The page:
Innocence and Consequentialism: Inconsistency, Equivocation and Contradiction in the Philosophy of Peter Singer
Jacqueline A. Laing*
In Human Lives: Critical Essays on Consequentialist Bioethics, eds. David S. Oderberg and Jacqueline A. Laing (Basingstoke: Macmillan, 1997), pp. 196-224.
'Ubi innocens formidat damnat iudicem' - Sententiae No. 7091
The dictum of Pubilius Syrus expresses a central idea of traditional morality. When we say an action is gravely wrong because it betrays the innocent, we assume that morality addresses, at least in part, questions of justice, and further that these questions of justice are inextricably linked with the concept of innocence. The concept of innocence however is as broad as it is multifaceted. An agent may be innocent (of an act, say) or she may be an innocent (a child, perhaps). Condemning an innocent human being is ordinarily considered an evil and abusing or harming the innocent is regarded as a disgraceful thing. Innocence is often seen as finding its opposite in guilt, so that the term necessarily involves a determination of an agent's liability. But in fact the concept extends far beyond questions of liability and culpability into realms that are not ordinarily discussed by contemporary moral philosophers.
Traditional morality has always regarded the concept of innocence as central to right conduct. Indeed many principles of traditional morality are precisely principles which safeguard the innocent. Accordingly, it is traditionally taught that where innocence is concerned, the desires of third parties must be reasonable. Threats of violence or destruction if an innocent is not executed cannot alter the wrongness of killing that innocent. Again, according to traditional morality, it is not merely those who have the actual and actuated characteristics of the mature human being who are properly accorded respect and protection. Traditional morality has always acknowledged the need to protect the vulnerable, for example the sleeping, the comatose and the very young, as well as healthy mature human beings.
Contemporary utilitarians deny these principles of traditional morality. Talk of innocence is all but non-existent in their work. One influential commentator writing on the subject of bioethics in this vein is Professor Peter Singer. Among his recommendations for society are infanticide of the severely disabled (or in his own words 'euthanasia for defective infants') and the destructive use of human embryos for scientific experiment. To arrive at these conclusions Singer takes seriously the proposition that the stuff of ethics is precisely the maximization of good consequences. He also promotes the doctrine of personism,2 the view that a human may have more or less of a claim to life according as he or she displays certain defined characteristics (like rationality and self-consciousness). Furthermore, he insists that the desires of third parties may affect a person's claim to life. But the principles of traditional morality which safeguard the innocent present Singer with cases which threaten the logic of his arguments. Equivocations, inconsistencies and contradictions emerge in his writing. My aim here is to point out in his work certain instances of these kinds of irrationality.
1. Innocence Threatened Or Singer Misunderstood? Proposals for 'Non-Voluntary' Killing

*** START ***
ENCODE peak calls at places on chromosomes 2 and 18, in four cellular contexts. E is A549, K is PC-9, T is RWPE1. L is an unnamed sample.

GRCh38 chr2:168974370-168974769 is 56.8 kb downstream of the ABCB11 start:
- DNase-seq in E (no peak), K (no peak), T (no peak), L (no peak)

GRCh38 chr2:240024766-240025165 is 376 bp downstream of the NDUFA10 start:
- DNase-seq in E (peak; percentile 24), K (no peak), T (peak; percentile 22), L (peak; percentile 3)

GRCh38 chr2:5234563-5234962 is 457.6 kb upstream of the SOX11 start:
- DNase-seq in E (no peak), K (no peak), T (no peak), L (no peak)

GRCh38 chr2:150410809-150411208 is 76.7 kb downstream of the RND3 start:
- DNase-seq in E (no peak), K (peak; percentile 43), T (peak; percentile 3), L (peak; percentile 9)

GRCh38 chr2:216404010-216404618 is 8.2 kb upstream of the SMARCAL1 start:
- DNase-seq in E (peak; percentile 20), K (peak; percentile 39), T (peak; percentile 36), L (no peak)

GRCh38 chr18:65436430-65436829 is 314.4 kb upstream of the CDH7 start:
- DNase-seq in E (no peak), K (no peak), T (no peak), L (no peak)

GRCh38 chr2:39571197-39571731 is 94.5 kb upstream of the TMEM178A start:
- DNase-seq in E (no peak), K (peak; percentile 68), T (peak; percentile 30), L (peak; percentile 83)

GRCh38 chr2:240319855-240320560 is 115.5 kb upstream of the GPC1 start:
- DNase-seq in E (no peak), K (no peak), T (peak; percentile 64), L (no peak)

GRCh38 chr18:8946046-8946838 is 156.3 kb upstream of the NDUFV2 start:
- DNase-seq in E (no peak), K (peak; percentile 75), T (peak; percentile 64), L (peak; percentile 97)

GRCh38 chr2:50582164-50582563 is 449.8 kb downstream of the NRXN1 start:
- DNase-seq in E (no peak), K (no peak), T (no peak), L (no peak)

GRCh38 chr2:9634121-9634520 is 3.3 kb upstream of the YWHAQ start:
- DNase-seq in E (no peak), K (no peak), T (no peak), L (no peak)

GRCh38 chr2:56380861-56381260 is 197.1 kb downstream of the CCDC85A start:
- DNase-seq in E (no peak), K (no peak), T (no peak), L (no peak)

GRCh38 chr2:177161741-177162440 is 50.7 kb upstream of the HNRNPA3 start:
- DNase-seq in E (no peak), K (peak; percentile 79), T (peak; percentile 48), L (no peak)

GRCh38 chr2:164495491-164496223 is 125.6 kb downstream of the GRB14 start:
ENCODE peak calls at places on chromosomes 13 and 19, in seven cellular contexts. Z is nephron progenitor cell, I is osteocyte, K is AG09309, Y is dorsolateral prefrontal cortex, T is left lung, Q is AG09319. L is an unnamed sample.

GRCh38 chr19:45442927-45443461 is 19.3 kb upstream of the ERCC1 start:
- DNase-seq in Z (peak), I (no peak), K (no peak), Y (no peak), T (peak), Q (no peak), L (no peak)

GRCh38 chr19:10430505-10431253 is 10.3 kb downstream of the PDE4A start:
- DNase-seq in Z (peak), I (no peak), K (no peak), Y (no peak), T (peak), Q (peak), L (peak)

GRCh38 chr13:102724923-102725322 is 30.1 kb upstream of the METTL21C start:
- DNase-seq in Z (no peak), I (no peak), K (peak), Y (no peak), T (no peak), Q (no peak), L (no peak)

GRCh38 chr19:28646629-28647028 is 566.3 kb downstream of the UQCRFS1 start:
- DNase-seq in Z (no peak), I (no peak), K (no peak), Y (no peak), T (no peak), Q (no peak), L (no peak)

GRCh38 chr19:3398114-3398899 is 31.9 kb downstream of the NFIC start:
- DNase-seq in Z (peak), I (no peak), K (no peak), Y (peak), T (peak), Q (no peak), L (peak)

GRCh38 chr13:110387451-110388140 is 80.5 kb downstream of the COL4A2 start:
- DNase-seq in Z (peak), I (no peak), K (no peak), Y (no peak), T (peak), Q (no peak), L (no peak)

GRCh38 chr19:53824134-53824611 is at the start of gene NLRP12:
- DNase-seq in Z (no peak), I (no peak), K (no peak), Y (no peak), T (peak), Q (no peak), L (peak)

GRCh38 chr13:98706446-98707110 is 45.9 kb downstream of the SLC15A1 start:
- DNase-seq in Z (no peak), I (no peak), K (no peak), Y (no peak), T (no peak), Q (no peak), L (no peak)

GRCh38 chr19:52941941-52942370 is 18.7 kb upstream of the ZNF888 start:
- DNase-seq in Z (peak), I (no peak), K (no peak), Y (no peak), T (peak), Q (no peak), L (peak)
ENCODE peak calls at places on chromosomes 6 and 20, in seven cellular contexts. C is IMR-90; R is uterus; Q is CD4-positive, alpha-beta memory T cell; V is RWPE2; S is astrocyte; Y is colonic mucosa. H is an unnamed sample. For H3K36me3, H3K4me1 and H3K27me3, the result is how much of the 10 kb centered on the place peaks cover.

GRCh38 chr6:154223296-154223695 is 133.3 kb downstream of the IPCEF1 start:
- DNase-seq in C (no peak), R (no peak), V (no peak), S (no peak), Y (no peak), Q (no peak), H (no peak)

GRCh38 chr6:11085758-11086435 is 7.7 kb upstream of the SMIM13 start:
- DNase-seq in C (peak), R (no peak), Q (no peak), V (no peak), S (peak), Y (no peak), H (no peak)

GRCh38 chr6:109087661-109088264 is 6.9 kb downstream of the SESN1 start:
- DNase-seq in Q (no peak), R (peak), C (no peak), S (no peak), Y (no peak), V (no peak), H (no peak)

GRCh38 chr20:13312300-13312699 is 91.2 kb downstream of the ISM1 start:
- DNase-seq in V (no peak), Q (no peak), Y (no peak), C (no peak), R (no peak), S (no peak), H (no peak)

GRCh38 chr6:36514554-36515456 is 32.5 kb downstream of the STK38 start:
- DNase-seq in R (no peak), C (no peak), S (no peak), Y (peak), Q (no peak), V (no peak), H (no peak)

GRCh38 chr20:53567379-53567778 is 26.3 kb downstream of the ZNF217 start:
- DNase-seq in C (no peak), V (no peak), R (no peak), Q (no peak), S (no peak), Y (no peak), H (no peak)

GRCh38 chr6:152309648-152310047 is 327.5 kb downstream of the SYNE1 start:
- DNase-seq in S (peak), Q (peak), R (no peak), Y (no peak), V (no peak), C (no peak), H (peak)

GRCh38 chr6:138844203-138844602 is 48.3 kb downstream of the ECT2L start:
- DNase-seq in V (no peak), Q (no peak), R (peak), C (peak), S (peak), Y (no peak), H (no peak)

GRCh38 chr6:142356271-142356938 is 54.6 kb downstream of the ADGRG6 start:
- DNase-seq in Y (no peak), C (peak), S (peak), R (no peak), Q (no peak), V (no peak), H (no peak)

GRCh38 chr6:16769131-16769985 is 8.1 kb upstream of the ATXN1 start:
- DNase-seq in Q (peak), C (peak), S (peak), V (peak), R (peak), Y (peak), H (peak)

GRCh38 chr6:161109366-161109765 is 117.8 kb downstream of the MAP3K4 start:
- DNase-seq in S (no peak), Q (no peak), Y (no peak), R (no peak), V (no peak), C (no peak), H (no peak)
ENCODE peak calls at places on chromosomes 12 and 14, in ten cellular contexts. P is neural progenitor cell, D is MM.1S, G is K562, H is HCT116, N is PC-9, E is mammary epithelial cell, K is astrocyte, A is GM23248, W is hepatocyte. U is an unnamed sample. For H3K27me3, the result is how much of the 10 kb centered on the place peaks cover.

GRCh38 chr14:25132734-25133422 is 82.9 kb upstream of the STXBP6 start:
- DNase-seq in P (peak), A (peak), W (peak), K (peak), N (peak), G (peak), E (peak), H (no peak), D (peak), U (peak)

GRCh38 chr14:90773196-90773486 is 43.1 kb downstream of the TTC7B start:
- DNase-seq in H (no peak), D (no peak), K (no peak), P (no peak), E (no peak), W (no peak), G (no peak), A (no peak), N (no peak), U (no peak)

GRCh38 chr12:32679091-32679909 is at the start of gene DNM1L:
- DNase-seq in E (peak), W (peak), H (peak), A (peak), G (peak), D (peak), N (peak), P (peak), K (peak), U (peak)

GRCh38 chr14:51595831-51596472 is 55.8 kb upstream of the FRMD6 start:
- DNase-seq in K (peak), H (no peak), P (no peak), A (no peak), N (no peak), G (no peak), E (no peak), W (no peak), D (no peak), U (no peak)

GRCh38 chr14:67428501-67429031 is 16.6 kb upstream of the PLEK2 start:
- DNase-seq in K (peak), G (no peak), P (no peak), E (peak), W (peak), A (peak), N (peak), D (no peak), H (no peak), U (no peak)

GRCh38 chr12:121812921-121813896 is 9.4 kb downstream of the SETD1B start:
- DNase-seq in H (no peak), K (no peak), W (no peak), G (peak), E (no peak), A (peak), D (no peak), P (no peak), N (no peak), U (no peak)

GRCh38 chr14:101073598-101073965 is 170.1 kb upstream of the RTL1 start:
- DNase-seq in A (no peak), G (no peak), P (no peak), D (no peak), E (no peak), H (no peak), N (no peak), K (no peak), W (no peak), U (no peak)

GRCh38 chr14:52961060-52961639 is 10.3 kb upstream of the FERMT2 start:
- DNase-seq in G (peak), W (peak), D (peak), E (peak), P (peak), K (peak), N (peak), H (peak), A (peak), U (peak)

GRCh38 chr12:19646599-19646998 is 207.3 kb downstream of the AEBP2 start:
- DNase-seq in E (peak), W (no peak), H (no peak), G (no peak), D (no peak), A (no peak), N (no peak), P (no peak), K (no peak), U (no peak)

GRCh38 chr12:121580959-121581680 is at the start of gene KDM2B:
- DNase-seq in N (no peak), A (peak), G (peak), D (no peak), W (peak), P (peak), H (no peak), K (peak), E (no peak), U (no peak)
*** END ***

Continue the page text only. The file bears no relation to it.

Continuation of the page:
Peter Singer's espousal of the cause of what he calls 'non-voluntary euthanasia' is well known in philosophical circles. He was the longtime director for the Centre for Human Bioethics, a government-funded organization connected to Monash University in Victoria, Australia, and is the author of several influential books and papers on human bioethics.3 Whereas some consider his notions respectable, disabled people in some European countries have disrupted his lectures. On occasion, his seminars have been cancelled owing to protest. At other times he has been disrupted or shouted down by disabled people in the audience who presumably felt threatened by his proposals. There is considerable public revulsion over his repudiation of long-accepted norms. However, Singer himself believes he has been misunderstood.4 On the one hand he characterizes the protests by the disabled at his lectures as a peculiarly German thing, even comparing them with the growing tide of German Nazism in the latter days of the Weimar Republic.5 On the other, he claims that the disabled have nothing to fear from his proposals. He also suggests that those who boycotted his lectures were in fact members of a small group of feminists and left-wingers. Whether the reaction he encountered was the result of dictatorial thinking, or the consequence of genuine fear of discrimination, together with a collective conscience sensitized by relatively recent experience of totalitarian attacks on the innocent, is itself an intriguing question. These issues are not, however, the subject of this paper. What is of concern here is first, whether Singer has been misinterpreted and secondly, whether his arguments are self-contradictory, equivocal or inconsistent precisely where rationality is crucial. Singer's recommendations are self-confessedly practical. They counsel the killing of innocent human beings. It is therefore important to be clear about the foundations of his scheme and to understand the principles he applies to arrive at his revolutionary conclusions. The common notion that it is wrong to attack the innocent seems to make no appearance in his work. I want to show to what extent various principles of traditional morality, explicitly rejected by him, must explain certain of his positions. If flaws in his argument are apparent, we may want to think twice before embracing his justification of the killing of the very young, the disabled and the very old. Let us see how this is so.